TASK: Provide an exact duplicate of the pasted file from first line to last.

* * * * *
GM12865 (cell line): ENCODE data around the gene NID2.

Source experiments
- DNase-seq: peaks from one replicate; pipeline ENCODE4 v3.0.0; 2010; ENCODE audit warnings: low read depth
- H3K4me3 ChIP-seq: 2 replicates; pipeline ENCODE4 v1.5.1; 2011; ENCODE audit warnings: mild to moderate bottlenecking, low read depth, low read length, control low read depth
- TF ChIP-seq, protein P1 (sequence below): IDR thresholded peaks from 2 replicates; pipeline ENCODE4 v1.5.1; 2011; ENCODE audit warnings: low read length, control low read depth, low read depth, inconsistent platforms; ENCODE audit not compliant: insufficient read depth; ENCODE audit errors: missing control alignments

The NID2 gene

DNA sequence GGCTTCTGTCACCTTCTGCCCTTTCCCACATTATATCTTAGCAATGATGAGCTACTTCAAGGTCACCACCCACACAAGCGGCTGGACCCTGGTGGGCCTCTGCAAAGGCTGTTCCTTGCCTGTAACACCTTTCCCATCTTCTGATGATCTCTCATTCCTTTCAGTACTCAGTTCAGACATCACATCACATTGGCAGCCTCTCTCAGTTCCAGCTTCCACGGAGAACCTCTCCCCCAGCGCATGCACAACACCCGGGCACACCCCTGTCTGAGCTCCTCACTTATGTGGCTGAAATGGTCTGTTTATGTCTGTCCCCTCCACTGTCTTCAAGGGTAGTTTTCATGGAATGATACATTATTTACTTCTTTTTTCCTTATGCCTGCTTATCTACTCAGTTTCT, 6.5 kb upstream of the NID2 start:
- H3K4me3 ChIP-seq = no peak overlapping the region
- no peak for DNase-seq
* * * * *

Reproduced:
GM12865 (cell line): ENCODE data around the gene NID2.

Source experiments
- DNase-seq: peaks from one replicate; pipeline ENCODE4 v3.0.0; 2010; ENCODE audit warnings: low read depth
- H3K4me3 ChIP-seq: 2 replicates; pipeline ENCODE4 v1.5.1; 2011; ENCODE audit warnings: mild to moderate bottlenecking, low read depth, low read length, control low read depth
- TF ChIP-seq, protein P1 (sequence below): IDR thresholded peaks from 2 replicates; pipeline ENCODE4 v1.5.1; 2011; ENCODE audit warnings: low read length, control low read depth, low read depth, inconsistent platforms; ENCODE audit not compliant: insufficient read depth; ENCODE audit errors: missing control alignments

The NID2 gene

DNA sequence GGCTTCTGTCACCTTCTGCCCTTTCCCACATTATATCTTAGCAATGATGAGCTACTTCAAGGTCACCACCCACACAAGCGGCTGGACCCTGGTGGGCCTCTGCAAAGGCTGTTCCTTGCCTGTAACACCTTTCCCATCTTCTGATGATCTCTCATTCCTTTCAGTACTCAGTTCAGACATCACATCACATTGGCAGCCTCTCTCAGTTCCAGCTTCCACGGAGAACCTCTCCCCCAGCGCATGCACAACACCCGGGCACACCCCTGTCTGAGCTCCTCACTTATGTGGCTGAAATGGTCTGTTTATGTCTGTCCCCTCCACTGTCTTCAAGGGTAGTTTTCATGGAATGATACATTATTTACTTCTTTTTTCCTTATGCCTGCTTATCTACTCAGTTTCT, 6.5 kb upstream of the NID2 start:
- H3K4me3 ChIP-seq = no peak overlapping the region
- no peak for DNase-seq